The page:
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A molecular phylogeny of the hawkmoth genus Hyles (Lepidoptera: Sphingidae, Macroglossinae).
Mol Phylogenet Evol. 2005 May; 35(2):442-58.MP

Abstract

The hawkmoth genus Hyles is one of 15 genera in the subtribe Choerocampina of the subfamily Macroglossinae. Due to a remarkable uniformity, morphological characters usually used to identify and classify Lepidoptera at the species level cannot be used in this genus. Instead, we used DNA sequences comprising about 2300 bp derived from the mitochondrial genes COX I, COX II, and tRNA-leucine to elucidate the phylogeny of Hyles. The results corroborate the monophyly of Hyles but conflict with previous internal classifications of the genus based on morphology. Hyles seems to have evolved in the Neotropics during the Oligocene/Eocene epochs and the molecular data (which evolved clock-like) confirm the hypothesis that it is a very young genus that radiated on a global scale rather quickly. We hypothesize its sister group to be one of the genera Deilephila, Theretra or Xylophanes. The Nearctic may have been colonized rapidly by Hyles once the land bridge formed during the Pliocene, since within this same Epoch, the invasion of the Palaearctic appears to have proceeded from the East, via the Bering route. The colonization of Australia appears to have occurred rather early in Hyles radiation, although the route is not clear. We propose that the radiation of the Hyles euphorbiae-complex s. str. (HEC) occurred as recently as the Pliocene/Pleistocene boundary and that its roots can still be reconstructed in Asia. Hyles dahlii is closely related to the HEC, but a sister group relationship to the HEC s. str. cannot be corroborated unequivocally. HEC population ranges appear to have tracked climate oscillations during the Pleistocene Ice Ages, resulting in hybridization around the Mediterranean Sea as they repeatedly intermingled. Comparison of the phylogeny with food plant affiliations leads us to hypothesize that Euphorbia monophagy evolved at least two times independently within Hyles.

Authors+Show Affiliations

Institut für Pharmazie und Molekulare Biotechnologie, Abt. Biologie, Im Neuenheimer Feld 364, D-69120 Heidelberg, Germany. Anna.Hundsdoerfer@snsd.smwk.sachsen.de <Anna.Hundsdoerfer@snsd.smwk.sachsen.de>No affiliation info availableNo affiliation info available

Pub Type(s)

Journal Article
Research Support, Non-U.S. Gov't

Language

eng

PubMed ID

15804414

Citation

Hundsdoerfer, Anna K., et al. "A Molecular Phylogeny of the Hawkmoth Genus Hyles (Lepidoptera: Sphingidae, Macroglossinae)." Molecular Phylogenetics and Evolution, vol. 35, no. 2, 2005, pp. 442-58.
Hundsdoerfer AK, Kitching IJ, Wink M. A molecular phylogeny of the hawkmoth genus Hyles (Lepidoptera: Sphingidae, Macroglossinae). Mol Phylogenet Evol. 2005;35(2):442-58.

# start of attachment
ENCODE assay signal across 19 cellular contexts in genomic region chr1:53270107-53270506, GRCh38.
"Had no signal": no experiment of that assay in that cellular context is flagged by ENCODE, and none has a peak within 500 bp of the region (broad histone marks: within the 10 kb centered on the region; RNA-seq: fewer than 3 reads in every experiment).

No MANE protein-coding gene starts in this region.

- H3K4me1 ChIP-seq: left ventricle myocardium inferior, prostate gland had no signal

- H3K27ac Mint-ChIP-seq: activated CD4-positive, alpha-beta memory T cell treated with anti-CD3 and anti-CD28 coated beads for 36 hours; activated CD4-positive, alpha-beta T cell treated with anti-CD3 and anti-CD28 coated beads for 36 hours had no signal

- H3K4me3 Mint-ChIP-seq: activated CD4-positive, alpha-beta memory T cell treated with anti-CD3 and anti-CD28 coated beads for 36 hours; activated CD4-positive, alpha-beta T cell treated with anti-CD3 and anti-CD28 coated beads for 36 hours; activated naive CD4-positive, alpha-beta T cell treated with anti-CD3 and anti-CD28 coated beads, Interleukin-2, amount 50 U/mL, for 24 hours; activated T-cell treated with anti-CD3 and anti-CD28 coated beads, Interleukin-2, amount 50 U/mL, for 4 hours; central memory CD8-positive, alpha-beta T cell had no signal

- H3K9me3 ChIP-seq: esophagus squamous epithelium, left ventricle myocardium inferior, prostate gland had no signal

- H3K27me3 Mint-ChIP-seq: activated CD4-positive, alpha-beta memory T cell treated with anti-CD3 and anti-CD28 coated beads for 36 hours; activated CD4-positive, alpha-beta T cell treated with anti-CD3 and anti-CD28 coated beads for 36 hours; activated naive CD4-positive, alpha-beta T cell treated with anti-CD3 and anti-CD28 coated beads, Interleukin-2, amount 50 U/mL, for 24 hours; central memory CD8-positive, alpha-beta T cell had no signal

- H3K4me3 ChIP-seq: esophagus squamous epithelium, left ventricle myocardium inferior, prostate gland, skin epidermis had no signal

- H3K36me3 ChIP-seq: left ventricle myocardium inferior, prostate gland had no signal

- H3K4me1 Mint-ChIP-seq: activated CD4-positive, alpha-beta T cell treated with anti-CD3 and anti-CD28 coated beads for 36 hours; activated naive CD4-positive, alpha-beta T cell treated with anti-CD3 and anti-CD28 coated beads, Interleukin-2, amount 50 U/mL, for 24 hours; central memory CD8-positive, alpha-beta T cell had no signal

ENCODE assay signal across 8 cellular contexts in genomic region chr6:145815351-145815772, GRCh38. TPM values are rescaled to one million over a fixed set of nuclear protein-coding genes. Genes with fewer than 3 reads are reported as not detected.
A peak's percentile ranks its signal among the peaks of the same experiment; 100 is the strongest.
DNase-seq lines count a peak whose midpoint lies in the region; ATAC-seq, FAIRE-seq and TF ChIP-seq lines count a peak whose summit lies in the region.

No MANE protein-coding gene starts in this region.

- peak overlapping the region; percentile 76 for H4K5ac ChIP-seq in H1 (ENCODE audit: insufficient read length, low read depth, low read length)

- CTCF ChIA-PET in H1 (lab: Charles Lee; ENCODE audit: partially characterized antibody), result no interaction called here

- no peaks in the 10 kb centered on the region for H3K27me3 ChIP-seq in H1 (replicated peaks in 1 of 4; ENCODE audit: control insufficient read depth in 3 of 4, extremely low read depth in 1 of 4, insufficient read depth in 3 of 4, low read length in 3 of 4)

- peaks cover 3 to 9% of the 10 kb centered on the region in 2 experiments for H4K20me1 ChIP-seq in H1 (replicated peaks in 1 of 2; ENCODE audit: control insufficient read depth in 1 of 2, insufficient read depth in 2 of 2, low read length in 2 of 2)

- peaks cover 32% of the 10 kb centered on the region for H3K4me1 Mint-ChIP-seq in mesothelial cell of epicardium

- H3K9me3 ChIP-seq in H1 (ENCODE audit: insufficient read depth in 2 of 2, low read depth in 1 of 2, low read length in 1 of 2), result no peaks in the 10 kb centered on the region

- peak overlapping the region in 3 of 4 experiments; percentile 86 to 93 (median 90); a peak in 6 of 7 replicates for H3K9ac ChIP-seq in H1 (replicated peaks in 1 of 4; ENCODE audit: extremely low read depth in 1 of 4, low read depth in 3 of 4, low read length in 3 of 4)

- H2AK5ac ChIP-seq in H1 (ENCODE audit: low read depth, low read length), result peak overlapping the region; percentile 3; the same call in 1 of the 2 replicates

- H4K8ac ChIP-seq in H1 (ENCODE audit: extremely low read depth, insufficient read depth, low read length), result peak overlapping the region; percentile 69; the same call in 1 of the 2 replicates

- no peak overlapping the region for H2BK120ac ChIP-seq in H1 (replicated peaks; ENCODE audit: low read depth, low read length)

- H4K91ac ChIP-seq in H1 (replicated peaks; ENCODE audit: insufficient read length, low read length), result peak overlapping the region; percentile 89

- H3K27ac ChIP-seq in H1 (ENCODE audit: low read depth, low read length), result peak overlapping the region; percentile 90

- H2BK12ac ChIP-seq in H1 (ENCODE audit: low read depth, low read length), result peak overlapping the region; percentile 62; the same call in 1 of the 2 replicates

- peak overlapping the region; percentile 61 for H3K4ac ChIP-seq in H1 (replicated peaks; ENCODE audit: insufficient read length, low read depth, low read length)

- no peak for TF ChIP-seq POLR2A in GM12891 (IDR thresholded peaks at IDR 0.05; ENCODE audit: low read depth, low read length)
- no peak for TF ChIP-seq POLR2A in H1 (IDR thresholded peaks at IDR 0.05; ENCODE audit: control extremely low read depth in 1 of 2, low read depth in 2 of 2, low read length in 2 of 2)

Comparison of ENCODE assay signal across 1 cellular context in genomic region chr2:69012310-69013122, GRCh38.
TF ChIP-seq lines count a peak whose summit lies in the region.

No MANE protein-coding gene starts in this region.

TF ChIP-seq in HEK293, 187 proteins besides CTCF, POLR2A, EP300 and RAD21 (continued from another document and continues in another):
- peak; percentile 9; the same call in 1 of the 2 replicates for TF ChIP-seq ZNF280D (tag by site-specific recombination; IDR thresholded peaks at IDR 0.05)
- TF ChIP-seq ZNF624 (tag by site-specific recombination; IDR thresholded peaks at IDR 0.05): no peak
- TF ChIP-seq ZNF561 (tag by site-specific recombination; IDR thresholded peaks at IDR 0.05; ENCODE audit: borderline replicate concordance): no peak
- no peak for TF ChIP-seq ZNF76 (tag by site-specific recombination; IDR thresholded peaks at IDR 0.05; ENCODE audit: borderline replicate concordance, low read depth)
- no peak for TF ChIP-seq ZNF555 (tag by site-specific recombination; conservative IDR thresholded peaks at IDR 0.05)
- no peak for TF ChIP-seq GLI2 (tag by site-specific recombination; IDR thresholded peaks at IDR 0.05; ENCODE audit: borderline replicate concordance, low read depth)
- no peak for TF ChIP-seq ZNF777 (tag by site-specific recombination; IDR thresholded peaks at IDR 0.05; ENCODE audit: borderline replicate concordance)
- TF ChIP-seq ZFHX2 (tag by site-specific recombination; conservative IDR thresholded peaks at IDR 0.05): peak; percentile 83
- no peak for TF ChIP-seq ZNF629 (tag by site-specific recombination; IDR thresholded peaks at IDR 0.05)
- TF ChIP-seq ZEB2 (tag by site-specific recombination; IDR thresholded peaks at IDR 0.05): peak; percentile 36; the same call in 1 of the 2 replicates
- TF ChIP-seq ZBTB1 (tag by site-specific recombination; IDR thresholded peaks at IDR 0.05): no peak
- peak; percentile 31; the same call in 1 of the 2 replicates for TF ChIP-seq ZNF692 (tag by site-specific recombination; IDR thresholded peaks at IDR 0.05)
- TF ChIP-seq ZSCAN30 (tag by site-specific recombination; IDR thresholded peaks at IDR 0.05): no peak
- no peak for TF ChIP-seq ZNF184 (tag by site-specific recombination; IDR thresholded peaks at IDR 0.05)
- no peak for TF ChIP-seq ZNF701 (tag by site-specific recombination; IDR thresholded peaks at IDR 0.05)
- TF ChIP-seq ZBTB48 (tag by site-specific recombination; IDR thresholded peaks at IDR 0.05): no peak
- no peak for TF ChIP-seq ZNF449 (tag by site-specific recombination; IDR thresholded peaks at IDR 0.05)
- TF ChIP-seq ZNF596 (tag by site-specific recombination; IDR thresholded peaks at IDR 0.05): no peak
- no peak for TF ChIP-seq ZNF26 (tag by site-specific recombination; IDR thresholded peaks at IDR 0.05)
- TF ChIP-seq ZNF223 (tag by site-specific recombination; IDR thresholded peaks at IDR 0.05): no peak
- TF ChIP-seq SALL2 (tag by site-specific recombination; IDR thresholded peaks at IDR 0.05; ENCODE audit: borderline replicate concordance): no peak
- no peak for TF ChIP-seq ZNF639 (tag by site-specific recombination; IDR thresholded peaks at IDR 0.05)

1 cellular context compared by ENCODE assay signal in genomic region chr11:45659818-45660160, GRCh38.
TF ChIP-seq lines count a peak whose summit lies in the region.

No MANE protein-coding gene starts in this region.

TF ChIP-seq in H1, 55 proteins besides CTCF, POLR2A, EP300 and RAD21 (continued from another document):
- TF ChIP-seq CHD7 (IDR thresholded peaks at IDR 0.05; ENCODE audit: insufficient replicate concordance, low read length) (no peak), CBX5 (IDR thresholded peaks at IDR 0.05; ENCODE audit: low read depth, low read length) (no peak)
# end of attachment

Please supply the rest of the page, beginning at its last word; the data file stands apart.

Hundsdoerfer, A. K., Kitching, I. J., & Wink, M. (2005). A molecular phylogeny of the hawkmoth genus Hyles (Lepidoptera: Sphingidae, Macroglossinae). Molecular Phylogenetics and Evolution, 35(2), 442-58.
Hundsdoerfer AK, Kitching IJ, Wink M. A Molecular Phylogeny of the Hawkmoth Genus Hyles (Lepidoptera: Sphingidae, Macroglossinae). Mol Phylogenet Evol. 2005;35(2):442-58. PubMed PMID: 15804414.
* Article titles in AMA citation format should be in sentence-case
TY - JOUR T1 - A molecular phylogeny of the hawkmoth genus Hyles (Lepidoptera: Sphingidae, Macroglossinae). AU - Hundsdoerfer,Anna K, AU - Kitching,Ian J, AU - Wink,Michael, PY - 2004/07/01/received PY - 2004/11/29/revised PY - 2005/02/04/accepted PY - 2005/4/5/pubmed PY - 2005/9/27/medline PY - 2005/4/5/entrez SP - 442 EP - 58 JF - Molecular phylogenetics and evolution JO - Mol Phylogenet Evol VL - 35 IS - 2 N2 - The hawkmoth genus Hyles is one of 15 genera in the subtribe Choerocampina of the subfamily Macroglossinae. Due to a remarkable uniformity, morphological characters usually used to identify and classify Lepidoptera at the species level cannot be used in this genus. Instead, we used DNA sequences comprising about 2300 bp derived from the mitochondrial genes COX I, COX II, and tRNA-leucine to elucidate the phylogeny of Hyles. The results corroborate the monophyly of Hyles but conflict with previous internal classifications of the genus based on morphology. Hyles seems to have evolved in the Neotropics during the Oligocene/Eocene epochs and the molecular data (which evolved clock-like) confirm the hypothesis that it is a very young genus that radiated on a global scale rather quickly. We hypothesize its sister group to be one of the genera Deilephila, Theretra or Xylophanes. The Nearctic may have been colonized rapidly by Hyles once the land bridge formed during the Pliocene, since within this same Epoch, the invasion of the Palaearctic appears to have proceeded from the East, via the Bering route. The colonization of Australia appears to have occurred rather early in Hyles radiation, although the route is not clear. We propose that the radiation of the Hyles euphorbiae-complex s. str. (HEC) occurred as recently as the Pliocene/Pleistocene boundary and that its roots can still be reconstructed in Asia. Hyles dahlii is closely related to the HEC, but a sister group relationship to the HEC s. str. cannot be corroborated unequivocally. HEC population ranges appear to have tracked climate oscillations during the Pleistocene Ice Ages, resulting in hybridization around the Mediterranean Sea as they repeatedly intermingled. Comparison of the phylogeny with food plant affiliations leads us to hypothesize that Euphorbia monophagy evolved at least two times independently within Hyles. SN - 1055-7903 UR - https://www.unboundmedicine.com/medline/citation/15804414/A_molecular_phylogeny_of_the_hawkmoth_genus_Hyles__Lepidoptera:_Sphingidae_Macroglossinae__ DB - PRIME DP - Unbound Medicine ER -